Tuesday, June 27, 2006

Joseph William Johnson

June 27, 2006 Observation:
Joseph William Johnson

This weekend we had a very special experience.  Joseph William "Billy" Johnson from Ghana, who was visiting in Tustin with his good friends, Ben and Emilia Andoh-Keson, also from Ghana, visited our home twice and also spoke at a special fireside in our chapel.  Brother Johnson is a patriarch in Ghana and was instrumental in bringing the missionaries and the gospel to Africa.  Let me share a few things about Brother Johnson that will help you appreciate who he is.  I will be quoting from Maureen and Scot Procter who went to Ghana to interview Brother Johnson for Meridian Magazine a few years ago.

"Without priesthood power and direction, without the authorization of the Church, with no hope of receiving the priesthood himself, with no hope for temple blessings, he still felt compelled—even fired from his bone marrow-- to preach the gospel of Jesus Christ.  Persecutions didn’t stop him. Disdain only sent him to his knees.  The slow grinding of the years when he had ten congregations each bearing the handwritten signs “The Church of Jesus Christ of Latter-day Saints” didn’t wear him down.  Official letters from Church headquarters telling him that it wasn’t yet time to send missionaries didn’t daunt him. He knew from personal revelation that his “brothers from the West” would come for him, and though he sometimes cried and often prayed all night for courage, when they did come, he had 1,000 people who were ready for baptism..."

"In the early 60’s, the Lord’s Spirit certainly began brooding on Africa.  Not only did Brother Johnson form his congregations in Ghana, but also in Nigeria unauthorized congregations of Latter-day Saints began sprouting.  Here it was that somebody saw an advertisement in The Reader’s Digest, there a friend from Europe sent a tract.  Somebody else received a copy of the Book of Mormon.  Seemingly unrelated events were coming together to bring a groundswell of interest in what must have seemed like a distant Church.  What wasn’t distant was the Spirit which moved upon many people almost simultaneously with a divine orchestration that would someday bring a temple..."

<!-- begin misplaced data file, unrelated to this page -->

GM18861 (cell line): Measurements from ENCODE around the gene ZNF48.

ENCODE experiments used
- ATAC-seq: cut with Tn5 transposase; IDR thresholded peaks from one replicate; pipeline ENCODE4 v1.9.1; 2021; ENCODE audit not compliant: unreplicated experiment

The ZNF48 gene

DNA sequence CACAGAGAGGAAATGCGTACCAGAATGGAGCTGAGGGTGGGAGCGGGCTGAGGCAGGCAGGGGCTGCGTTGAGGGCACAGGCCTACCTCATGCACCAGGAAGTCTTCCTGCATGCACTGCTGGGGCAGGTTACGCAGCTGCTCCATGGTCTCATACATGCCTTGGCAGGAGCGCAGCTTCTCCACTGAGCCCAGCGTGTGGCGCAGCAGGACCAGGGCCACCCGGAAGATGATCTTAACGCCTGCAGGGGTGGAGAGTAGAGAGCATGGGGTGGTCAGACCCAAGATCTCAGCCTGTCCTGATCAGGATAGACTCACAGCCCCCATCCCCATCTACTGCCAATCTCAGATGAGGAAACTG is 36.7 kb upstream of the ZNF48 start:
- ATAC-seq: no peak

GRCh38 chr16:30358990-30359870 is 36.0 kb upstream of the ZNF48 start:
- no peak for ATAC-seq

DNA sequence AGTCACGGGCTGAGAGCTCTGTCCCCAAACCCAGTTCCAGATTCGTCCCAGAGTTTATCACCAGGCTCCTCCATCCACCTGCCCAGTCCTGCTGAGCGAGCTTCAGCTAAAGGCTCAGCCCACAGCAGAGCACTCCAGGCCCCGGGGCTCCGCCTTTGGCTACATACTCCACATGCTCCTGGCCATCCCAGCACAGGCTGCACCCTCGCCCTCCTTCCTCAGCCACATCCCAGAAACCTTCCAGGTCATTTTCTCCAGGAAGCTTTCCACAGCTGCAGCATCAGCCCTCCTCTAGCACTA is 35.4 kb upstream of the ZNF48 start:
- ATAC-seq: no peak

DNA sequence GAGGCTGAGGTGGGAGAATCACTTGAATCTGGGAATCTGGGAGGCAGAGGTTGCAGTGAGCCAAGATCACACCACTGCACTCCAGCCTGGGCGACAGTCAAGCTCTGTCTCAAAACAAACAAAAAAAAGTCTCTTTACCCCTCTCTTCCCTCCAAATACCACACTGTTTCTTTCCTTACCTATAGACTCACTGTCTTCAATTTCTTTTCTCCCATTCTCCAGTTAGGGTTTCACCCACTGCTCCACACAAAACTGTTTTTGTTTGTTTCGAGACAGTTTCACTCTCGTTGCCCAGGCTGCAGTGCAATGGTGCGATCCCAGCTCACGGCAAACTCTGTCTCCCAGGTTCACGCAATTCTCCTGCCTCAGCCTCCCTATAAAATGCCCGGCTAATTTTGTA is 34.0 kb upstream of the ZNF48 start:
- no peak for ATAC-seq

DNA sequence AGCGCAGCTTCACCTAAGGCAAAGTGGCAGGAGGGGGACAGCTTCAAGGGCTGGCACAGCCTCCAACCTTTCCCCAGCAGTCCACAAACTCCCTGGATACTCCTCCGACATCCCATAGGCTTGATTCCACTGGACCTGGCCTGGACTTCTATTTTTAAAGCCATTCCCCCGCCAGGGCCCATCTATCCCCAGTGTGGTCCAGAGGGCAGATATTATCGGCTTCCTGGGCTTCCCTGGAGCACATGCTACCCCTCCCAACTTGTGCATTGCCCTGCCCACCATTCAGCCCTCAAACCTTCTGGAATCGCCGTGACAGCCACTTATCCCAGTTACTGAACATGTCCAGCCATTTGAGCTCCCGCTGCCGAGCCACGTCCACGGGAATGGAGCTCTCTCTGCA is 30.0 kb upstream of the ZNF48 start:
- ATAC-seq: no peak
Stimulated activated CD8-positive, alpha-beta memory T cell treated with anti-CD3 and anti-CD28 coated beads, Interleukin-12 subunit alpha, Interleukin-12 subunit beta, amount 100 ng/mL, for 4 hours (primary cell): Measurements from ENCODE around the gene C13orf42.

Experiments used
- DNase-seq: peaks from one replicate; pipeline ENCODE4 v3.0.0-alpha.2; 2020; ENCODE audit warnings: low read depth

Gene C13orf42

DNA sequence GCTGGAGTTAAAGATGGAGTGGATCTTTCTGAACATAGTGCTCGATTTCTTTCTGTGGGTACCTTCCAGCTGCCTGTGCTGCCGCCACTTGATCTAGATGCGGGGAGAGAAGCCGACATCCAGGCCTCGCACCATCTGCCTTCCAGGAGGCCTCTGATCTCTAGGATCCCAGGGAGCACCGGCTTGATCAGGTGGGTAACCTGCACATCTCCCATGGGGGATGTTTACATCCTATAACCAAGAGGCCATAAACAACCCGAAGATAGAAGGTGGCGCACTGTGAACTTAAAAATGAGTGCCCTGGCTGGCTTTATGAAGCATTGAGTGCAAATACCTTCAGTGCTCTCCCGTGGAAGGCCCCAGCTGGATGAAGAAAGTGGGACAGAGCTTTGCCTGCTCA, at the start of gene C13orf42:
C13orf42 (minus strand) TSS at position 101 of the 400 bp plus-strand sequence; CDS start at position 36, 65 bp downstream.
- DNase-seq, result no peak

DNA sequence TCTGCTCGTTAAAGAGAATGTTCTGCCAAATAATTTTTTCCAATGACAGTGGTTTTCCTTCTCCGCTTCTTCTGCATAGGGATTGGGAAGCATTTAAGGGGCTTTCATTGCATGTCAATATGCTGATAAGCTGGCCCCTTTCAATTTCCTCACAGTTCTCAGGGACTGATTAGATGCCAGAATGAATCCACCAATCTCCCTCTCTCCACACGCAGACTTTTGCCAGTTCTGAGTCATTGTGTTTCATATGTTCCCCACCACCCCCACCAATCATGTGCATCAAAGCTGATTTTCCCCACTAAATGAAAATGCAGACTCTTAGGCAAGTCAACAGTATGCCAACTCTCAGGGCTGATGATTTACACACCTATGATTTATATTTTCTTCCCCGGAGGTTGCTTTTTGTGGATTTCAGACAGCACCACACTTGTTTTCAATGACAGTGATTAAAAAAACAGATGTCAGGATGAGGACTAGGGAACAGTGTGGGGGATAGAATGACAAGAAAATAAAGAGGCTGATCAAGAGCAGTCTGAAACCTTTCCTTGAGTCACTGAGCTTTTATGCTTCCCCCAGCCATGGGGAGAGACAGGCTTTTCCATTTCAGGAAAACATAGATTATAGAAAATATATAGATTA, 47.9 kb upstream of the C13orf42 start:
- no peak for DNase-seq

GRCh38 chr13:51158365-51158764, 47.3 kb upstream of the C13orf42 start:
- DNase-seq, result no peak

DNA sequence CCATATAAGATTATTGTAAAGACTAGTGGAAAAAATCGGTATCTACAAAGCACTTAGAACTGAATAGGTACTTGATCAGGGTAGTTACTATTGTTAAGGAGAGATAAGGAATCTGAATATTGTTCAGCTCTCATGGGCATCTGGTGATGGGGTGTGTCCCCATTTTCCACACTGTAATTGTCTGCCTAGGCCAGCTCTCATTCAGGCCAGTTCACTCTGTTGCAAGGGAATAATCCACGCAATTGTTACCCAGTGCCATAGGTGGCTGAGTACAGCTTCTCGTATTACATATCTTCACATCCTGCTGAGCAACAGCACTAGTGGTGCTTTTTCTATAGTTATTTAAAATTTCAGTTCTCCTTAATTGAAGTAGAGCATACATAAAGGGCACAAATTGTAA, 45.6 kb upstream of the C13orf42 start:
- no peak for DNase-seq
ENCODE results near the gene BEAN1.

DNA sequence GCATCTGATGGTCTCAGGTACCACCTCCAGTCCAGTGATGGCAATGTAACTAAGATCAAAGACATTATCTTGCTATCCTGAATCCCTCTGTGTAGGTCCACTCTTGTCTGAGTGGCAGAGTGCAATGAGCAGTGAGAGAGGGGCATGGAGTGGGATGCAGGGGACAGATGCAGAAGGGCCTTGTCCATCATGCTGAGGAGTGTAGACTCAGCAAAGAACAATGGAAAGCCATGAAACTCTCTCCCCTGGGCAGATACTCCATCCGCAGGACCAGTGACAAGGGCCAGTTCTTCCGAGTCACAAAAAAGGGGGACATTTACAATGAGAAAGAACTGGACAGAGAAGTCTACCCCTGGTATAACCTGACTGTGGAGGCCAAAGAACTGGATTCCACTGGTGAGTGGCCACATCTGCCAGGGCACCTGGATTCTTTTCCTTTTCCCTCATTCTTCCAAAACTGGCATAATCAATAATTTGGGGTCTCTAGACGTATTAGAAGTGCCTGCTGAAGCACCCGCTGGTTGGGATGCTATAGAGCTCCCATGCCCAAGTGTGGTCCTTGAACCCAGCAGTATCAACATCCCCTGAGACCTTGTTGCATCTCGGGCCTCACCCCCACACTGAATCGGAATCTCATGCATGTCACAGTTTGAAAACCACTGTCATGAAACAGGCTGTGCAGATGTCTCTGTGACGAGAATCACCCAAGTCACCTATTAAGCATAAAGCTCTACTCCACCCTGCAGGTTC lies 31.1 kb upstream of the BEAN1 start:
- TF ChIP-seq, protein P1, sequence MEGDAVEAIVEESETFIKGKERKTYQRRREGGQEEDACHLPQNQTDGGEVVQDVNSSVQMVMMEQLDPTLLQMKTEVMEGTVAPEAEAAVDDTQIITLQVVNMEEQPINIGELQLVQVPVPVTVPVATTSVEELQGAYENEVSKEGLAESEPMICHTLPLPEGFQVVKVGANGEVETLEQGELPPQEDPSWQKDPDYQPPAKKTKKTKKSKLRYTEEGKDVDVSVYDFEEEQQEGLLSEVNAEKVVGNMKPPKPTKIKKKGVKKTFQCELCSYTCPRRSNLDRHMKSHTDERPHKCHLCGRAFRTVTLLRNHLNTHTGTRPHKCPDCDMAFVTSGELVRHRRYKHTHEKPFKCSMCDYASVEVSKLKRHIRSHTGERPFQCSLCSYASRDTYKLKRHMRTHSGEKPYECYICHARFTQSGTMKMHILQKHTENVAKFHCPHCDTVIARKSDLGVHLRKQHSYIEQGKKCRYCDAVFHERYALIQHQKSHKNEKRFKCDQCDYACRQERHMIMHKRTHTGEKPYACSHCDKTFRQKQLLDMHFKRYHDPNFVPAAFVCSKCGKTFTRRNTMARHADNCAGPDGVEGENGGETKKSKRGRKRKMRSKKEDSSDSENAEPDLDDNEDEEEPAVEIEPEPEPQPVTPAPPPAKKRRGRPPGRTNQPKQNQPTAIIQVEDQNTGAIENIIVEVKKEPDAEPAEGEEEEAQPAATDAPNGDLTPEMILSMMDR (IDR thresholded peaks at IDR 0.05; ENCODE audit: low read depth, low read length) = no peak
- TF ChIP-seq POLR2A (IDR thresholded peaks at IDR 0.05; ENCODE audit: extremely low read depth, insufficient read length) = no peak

"... When we came upon Brother Johnson’s neighborhood, nothing seemed remarkable.  His home was in a typical African village, but that is where “typical” ended.  He was as astounding as you’d expect the founder of a movement against great odds would be, and we felt the impress of his grand spirit as we interviewed him.   Had we met someone like this before—ever before? Could Parley P. Pratt been more on fire than this African patriarch who had begged for the Church?  We were not surprised when we learned that some of the early missionaries called him the “St. Paul of Ghana.”  "... Brother Johnson is a visionary man, a man with significant dreams.  God speaks to most of us in quieter tones, yet perhaps on the frontier of the Church, Joseph Johnson needed dreams to sustain and teach him."

Space will not permit a detailed account of how Church literature, the Book of Mormon, and the other standard works came into his hands.  Upon receiving them however, the following took place: "He started his studies by reading a tract on Joseph Smith and the first vision, and said he, “I was convinced.  I believed.  I felt the spirit when I read the story of Joseph Smith, especially how the father and the son revealed themselves to him.  That moved me a great deal"... He took his studies of the Book of Mormon with equal conviction, poring over the pages.  Then, he said, “One early morning of March 1964 while I was about to get up to prepare for my daily chores, the Spirit of the Lord fell upon me.  I heard a voice from heaven speaking to me saying, ‘Johnson, if you will take up my word as I will command you to your people, I will bless you and bless your land.’  Trembling in fear, I replied in tears, saying ‘Lord by thy own help, I will do whatsoever thou would command me.’

"From that day on,” said Brother Johnson, “the Spirit of the Lord constrained me to propagate the restored gospel to my people.  I started door to door and performed open missionary work preaching the new message we read from the Book of Mormon.”